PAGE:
Culture, the concept with which anthropology has been intimately identified for over a century, has suddenly jumped to prominence far and wide. Within academia, cultural studies are everywhere. In political science, a reductive analysis of the global political future in terms of culture blocks, or “civilizations, ” has become influential in international affairs (Huntington 1996). Even among the general public, “suddenly people seem to agree with us anthropologists; culture is everywhere. Immigrants have it, business corporations have it, young people have it, women have it, even ordinary middle-aged men have it, all in their own versions” (Hannerz 1996:30).
Traditionally, anthropology has used culture in both a general and a specific sense. In the general sense, it refers to the belief-and-behavior complex that humans learn and practice as members of the species. This is the meaning deployed in statements such as: “culture is humanity's extrasomatic means of adapting to the external environment, ” and “people's perceptions and management of their environment are mediated by their culture.” In the specific sense, culture refers to particular belief-and-behavior complexes exhibited by particular populations, as in references to “the peoples and cultures of the Pacific, ” and “the cultures included in the Human Relations Area Files.”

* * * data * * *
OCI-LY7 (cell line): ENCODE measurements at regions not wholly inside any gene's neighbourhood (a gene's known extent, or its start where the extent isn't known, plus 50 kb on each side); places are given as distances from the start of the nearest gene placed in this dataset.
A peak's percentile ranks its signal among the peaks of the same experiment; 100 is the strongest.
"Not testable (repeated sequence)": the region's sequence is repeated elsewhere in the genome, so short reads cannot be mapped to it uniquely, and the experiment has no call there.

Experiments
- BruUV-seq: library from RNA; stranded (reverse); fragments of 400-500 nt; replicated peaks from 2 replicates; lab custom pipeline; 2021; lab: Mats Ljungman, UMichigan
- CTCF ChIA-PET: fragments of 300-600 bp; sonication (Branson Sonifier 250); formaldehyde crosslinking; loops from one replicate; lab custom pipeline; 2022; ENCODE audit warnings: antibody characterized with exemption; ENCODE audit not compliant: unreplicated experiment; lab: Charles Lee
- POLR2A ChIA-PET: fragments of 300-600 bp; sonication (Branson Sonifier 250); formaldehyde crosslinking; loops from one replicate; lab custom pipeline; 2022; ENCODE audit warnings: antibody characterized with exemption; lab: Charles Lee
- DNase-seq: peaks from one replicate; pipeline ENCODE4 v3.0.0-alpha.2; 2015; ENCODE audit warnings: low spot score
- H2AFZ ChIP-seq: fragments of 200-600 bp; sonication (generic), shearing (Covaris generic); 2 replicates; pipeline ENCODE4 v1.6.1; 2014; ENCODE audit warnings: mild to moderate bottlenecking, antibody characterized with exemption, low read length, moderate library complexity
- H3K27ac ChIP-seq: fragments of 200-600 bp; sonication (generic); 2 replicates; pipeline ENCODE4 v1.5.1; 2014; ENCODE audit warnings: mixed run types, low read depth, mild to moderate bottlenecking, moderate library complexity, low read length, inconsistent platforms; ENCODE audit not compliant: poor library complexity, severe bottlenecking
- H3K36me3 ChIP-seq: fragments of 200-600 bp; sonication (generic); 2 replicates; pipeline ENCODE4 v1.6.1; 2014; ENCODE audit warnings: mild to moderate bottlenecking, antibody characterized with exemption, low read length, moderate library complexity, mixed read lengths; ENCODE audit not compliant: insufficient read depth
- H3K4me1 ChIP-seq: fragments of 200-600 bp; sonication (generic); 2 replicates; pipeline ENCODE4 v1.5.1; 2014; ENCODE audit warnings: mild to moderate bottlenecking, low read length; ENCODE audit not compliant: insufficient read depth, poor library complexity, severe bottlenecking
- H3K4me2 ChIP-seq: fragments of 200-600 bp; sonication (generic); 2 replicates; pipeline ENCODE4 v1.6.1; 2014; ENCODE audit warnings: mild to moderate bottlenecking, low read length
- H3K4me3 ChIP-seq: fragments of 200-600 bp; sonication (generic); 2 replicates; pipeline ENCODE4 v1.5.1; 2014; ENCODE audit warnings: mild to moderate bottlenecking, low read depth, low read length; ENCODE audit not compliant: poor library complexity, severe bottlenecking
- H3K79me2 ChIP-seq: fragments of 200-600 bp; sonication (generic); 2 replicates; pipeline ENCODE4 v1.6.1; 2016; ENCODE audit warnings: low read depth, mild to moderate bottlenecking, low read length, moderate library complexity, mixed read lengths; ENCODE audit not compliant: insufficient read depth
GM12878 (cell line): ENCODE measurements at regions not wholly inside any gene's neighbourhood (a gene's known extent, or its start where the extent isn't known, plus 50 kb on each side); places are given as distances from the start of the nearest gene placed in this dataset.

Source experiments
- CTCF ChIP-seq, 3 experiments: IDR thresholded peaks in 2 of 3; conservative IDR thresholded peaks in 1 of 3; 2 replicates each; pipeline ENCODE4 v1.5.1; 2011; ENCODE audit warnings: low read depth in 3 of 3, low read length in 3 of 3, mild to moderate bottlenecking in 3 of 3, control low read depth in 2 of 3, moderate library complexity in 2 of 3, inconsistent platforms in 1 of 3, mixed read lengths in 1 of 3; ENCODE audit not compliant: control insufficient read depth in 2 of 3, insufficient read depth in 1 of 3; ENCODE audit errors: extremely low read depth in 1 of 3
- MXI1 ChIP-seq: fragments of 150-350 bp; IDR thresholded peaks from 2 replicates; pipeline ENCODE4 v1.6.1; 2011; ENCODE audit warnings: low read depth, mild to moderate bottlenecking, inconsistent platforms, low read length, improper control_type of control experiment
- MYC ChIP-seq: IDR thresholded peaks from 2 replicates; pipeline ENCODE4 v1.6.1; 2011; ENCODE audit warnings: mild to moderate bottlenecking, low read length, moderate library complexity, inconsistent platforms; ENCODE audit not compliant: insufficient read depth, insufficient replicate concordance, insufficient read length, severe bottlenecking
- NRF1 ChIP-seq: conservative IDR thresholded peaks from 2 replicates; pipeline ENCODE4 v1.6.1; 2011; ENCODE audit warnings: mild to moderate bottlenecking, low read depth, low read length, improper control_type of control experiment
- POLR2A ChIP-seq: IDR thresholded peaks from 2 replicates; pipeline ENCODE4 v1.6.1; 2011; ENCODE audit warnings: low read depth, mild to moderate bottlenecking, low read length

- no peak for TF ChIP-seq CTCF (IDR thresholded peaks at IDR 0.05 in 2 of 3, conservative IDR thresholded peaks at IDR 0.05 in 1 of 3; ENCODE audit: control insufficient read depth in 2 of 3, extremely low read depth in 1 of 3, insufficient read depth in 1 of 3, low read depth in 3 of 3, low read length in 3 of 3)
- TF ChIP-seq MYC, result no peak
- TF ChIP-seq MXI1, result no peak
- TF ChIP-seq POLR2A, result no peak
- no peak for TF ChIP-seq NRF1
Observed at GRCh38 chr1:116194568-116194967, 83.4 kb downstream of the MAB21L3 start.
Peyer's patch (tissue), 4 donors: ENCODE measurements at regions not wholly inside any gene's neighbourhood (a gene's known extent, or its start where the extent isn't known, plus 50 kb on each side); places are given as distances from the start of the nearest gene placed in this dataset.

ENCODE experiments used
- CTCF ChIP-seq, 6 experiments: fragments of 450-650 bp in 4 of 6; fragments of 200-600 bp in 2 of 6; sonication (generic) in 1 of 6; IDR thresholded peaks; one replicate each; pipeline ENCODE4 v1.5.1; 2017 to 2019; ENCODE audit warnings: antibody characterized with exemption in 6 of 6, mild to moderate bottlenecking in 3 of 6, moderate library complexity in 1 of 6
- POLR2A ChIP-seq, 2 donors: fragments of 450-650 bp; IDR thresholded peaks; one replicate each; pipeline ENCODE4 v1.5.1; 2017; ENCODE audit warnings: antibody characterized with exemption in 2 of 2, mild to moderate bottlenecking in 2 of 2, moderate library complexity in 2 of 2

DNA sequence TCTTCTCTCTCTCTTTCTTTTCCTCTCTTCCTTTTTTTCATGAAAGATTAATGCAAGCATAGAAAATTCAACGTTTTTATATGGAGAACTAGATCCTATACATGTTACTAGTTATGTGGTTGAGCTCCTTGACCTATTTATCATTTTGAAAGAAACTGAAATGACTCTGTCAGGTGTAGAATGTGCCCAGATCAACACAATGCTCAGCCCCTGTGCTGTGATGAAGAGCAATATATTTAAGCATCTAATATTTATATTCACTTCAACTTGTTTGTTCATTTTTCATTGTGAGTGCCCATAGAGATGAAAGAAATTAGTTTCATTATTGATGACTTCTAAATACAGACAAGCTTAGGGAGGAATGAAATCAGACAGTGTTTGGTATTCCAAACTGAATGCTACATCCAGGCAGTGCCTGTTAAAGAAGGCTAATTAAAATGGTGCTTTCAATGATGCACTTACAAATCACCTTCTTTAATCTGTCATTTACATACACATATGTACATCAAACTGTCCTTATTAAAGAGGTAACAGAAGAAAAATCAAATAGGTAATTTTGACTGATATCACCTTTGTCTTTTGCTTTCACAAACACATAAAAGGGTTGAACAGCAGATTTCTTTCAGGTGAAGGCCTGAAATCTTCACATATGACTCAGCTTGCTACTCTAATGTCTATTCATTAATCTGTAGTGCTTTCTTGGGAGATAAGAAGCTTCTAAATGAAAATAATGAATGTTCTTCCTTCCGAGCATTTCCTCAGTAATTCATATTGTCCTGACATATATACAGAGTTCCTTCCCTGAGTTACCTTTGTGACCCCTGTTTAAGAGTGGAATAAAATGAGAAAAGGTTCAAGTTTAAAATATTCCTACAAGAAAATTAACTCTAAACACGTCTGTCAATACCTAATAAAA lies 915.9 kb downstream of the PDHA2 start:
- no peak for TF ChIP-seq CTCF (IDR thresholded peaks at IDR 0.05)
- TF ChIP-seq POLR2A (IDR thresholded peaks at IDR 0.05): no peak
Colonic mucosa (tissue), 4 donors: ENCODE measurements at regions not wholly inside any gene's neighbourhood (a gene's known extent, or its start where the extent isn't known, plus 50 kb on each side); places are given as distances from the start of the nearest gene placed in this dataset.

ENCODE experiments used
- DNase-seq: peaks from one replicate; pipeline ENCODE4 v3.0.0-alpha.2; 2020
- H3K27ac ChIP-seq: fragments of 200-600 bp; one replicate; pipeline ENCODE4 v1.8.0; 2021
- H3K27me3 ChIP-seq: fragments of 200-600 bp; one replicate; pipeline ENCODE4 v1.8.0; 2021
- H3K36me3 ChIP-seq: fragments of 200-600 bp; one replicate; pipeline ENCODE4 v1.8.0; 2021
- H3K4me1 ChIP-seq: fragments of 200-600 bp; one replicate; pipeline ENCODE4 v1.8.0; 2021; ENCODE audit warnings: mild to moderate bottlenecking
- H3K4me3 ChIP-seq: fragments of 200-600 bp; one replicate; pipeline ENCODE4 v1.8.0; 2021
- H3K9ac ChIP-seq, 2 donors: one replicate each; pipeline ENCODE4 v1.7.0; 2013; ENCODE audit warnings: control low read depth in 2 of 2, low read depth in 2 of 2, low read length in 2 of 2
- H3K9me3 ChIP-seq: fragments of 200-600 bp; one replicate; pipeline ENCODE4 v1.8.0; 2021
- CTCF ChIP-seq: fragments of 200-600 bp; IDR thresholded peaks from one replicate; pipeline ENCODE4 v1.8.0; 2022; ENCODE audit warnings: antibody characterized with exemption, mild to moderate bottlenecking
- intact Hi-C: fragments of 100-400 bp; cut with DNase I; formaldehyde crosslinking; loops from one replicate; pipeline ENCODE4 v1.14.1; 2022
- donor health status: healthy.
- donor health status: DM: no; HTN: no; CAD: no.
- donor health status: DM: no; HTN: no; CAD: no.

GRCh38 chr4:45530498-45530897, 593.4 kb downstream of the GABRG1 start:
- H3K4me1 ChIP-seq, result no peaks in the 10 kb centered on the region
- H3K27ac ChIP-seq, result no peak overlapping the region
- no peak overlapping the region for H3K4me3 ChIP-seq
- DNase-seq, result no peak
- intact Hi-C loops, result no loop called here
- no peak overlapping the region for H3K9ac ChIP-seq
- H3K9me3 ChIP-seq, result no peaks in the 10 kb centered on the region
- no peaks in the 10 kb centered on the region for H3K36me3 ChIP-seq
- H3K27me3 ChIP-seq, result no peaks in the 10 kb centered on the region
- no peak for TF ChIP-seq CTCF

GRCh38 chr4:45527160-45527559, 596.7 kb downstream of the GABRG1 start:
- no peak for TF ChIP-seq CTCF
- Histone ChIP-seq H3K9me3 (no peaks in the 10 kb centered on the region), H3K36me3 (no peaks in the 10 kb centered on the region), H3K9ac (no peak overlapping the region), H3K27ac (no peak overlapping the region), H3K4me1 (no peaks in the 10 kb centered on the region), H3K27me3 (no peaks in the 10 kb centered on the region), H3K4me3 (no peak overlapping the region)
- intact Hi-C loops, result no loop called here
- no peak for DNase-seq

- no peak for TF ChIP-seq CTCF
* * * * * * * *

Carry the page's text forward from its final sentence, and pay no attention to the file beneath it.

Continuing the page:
Ironically, as anthropology's invention has achieved renown beyond the discipline, it has come under increasing attack from within. There is talk that the concept should be abandoned, or that anthropologists should “write against culture”(for a review, see Brumann 1999). In part, these